Then Derek finds, to his horror, that Iona is sending her dark dreams to Eve, luring the little girl to become her follower. There is only one way to stop Iona, the Dreamkeepers tell Derek, but first he must decode an old riddle, then make his way through the tunnels to the Other Side...
Derek is desperate to help, but Iona's weapons, like the dread Usk Beetles, are powerful and strange. And time - for Eve and for the Dreamkeepers- is running out.
Trapped in the Spell of Ice
For Derek the rest of that night was like one of his dreams.
The Dreamkeepers were indeed old souls, with somber eyes and a formal way of speaking. Like kindly aunts and uncles, they offered him bits of chocolate and licorice twizzles, and asked him about school. They wanted to know which books were his favorites, nodding with approval when he mentioned books like The Three Musketeers, The Coral Island, and King Arthur and the Knights of the Round Table.
He peered over their shoulders as they wrote in the Dream Books. Their writing looked like splinters of light spiraling over the parchment.
“How do your Dreams reach people?” he asked a Dreamkeeper.
“A simple matter, really.” Throwing Derek a wrinkled smile and pointing to a glass orb on the table, she told him to look closely.
He detected within the orb a flutter of delicate wings. There were three: mysterious, transparent creatures, each no larger than one of Grandma’s thimbles.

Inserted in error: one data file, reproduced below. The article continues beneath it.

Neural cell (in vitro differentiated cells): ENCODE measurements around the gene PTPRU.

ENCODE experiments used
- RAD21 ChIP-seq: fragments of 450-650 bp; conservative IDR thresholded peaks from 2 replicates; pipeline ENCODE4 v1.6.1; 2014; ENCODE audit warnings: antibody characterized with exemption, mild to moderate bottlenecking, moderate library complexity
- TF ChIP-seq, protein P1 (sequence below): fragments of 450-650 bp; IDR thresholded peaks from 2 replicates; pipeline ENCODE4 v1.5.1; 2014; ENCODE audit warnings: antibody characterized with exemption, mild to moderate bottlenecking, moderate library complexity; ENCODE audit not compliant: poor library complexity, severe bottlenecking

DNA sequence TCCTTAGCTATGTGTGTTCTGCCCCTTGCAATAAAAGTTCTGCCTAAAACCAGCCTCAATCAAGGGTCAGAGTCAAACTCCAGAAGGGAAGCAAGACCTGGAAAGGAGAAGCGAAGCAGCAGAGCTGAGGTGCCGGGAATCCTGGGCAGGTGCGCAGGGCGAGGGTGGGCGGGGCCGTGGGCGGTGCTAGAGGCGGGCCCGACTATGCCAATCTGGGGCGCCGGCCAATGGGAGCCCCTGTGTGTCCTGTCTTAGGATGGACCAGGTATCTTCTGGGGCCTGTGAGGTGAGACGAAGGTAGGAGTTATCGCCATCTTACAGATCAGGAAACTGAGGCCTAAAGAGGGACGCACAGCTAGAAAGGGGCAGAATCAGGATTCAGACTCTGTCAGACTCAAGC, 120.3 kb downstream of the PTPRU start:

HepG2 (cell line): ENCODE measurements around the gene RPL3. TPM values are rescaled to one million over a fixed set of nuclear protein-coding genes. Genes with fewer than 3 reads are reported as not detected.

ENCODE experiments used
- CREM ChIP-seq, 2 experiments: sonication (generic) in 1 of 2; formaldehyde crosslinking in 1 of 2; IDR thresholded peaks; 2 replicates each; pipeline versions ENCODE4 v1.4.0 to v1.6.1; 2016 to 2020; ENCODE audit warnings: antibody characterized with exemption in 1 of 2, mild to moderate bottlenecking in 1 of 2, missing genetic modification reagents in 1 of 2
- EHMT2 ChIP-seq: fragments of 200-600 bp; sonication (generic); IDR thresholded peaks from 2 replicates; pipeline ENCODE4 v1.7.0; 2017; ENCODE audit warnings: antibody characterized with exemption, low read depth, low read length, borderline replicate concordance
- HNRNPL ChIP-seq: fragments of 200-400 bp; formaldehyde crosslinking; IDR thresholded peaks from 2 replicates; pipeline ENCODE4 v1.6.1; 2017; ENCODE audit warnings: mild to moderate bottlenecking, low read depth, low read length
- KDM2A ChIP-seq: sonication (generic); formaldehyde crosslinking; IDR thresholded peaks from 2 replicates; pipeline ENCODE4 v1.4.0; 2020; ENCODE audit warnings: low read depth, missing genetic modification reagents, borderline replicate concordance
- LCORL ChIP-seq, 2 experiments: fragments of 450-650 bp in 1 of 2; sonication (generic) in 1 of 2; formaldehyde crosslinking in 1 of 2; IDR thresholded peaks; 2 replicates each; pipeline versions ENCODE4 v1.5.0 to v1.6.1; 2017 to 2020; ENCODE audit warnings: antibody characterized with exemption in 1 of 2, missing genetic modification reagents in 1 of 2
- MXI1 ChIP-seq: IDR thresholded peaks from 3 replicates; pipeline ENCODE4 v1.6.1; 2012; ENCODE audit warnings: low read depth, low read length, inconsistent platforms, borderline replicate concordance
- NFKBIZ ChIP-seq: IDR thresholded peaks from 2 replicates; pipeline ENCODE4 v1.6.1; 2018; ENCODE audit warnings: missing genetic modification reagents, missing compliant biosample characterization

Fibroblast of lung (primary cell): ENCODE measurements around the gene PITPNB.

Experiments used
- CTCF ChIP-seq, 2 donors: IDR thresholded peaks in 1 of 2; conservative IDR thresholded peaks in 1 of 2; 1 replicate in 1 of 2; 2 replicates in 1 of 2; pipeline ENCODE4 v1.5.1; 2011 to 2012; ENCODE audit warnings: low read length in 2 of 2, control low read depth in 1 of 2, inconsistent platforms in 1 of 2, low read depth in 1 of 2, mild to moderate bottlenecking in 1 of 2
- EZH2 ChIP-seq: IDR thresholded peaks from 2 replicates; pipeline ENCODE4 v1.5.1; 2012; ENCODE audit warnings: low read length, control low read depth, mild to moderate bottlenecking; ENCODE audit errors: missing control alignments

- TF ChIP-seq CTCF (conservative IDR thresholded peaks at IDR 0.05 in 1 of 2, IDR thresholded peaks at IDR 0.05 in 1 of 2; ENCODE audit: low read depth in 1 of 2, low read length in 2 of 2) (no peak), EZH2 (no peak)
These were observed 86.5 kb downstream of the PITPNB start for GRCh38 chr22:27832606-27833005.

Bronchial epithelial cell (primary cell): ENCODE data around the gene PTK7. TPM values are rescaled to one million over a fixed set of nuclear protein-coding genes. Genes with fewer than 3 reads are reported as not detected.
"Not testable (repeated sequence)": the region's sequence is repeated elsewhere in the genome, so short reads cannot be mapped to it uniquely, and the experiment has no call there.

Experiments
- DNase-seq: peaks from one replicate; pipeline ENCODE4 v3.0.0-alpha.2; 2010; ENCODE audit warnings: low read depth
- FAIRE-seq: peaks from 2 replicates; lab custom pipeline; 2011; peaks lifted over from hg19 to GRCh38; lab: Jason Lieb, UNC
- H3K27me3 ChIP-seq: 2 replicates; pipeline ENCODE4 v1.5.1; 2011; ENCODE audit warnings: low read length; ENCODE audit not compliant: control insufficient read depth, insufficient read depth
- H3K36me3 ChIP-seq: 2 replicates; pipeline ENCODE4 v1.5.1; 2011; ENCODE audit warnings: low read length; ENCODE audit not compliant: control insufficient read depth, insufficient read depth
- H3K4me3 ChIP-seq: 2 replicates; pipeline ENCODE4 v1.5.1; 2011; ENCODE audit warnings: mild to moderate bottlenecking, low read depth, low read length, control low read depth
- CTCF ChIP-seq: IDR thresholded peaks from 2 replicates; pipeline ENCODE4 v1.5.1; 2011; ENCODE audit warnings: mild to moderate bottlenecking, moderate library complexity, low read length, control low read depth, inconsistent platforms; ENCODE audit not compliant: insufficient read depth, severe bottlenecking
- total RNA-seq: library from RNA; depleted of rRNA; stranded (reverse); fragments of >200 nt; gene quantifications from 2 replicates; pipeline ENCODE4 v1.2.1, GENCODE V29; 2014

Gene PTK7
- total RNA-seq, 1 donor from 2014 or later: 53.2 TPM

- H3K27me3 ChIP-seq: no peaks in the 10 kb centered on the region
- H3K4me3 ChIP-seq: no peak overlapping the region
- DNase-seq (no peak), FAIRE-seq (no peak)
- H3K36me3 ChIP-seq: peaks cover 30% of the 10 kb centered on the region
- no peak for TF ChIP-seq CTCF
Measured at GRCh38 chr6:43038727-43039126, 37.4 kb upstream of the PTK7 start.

“The Llanellith,” she explained. “Ancient deliverers of the Dreams.”
“They look magical,” whispered Derek.
“The Dreams enter their wings, you see, and they fly up and then into the town. We have now only three, and a shame it is, when once there were scores.”
“The other Llanellith vanished when Iona Harkness appeared,” added a nearby Dreamkeeper. “No one knows where.”
The orb was lifted, and the Llanellith flew out. Up close they were luminous, sticklike creatures that reminded Derek of a kind of dragonfly. Floating silently up to the rafters, they paused, glided down, then hovered over the open books. As they skimmed across the pages, their wings seemed to absorb the ink’s golden hue.
“They once flew each night from the tower,” said another Dreamkeeper. “But since Iona took the tower from us, they have grown too weak to fly.” He pointed to a narrow fissure between two bookshelves. “Now when they carry the Dreams, they take them up this ancient chimney, which leads eventually to the outside.”
Derek peered up an opening that funneled skyward. Wet snowflakes drifted down, landing on his forehead and eyelashes.
“We fear that if they cannot access the tower,” said the Dreamkeeper, his voice quavering, “the Llanellith will not survive much longer.”
Before Derek could respond, Ashcroft rested a hand on his shoulder. “Follow me,” he said.
They set off at a brisk pace down a cold, windswept tunnel, then headed into the unlit maze of corridors. Before long, Derek had lost all sense of direction and his legs were aching.
After turning several corners, Ashcroft slowed down. They approached an archway cut into in the rock. “Now look through,” he instructed, “and tell me what you see.”
Derek wiped his nose with his sleeve and gazed through the archway; he saw a room with curved walls, no windows, and a high, vaulted ceiling. To his surprise, snowflakes were falling. As his eyes adjusted to the wintry light, he saw a group of unmoving figures. They seemed to be frozen solid and reminded him of winter images from childhood, ones he used to shake inside crystal globes. The snow continued to fall, the figures remaining perfectly still.
“Are those Dreamkeepers?” he gasped, staring with disbelief at the familiar beings, trapped inside layers of ice, which glistened in the half-light. Stacks of books, covered in a thin layer of frost, were piled up in great stacks behind them. The Dreamkeepers were completely motionless, as though locked in a trance of eternal winter.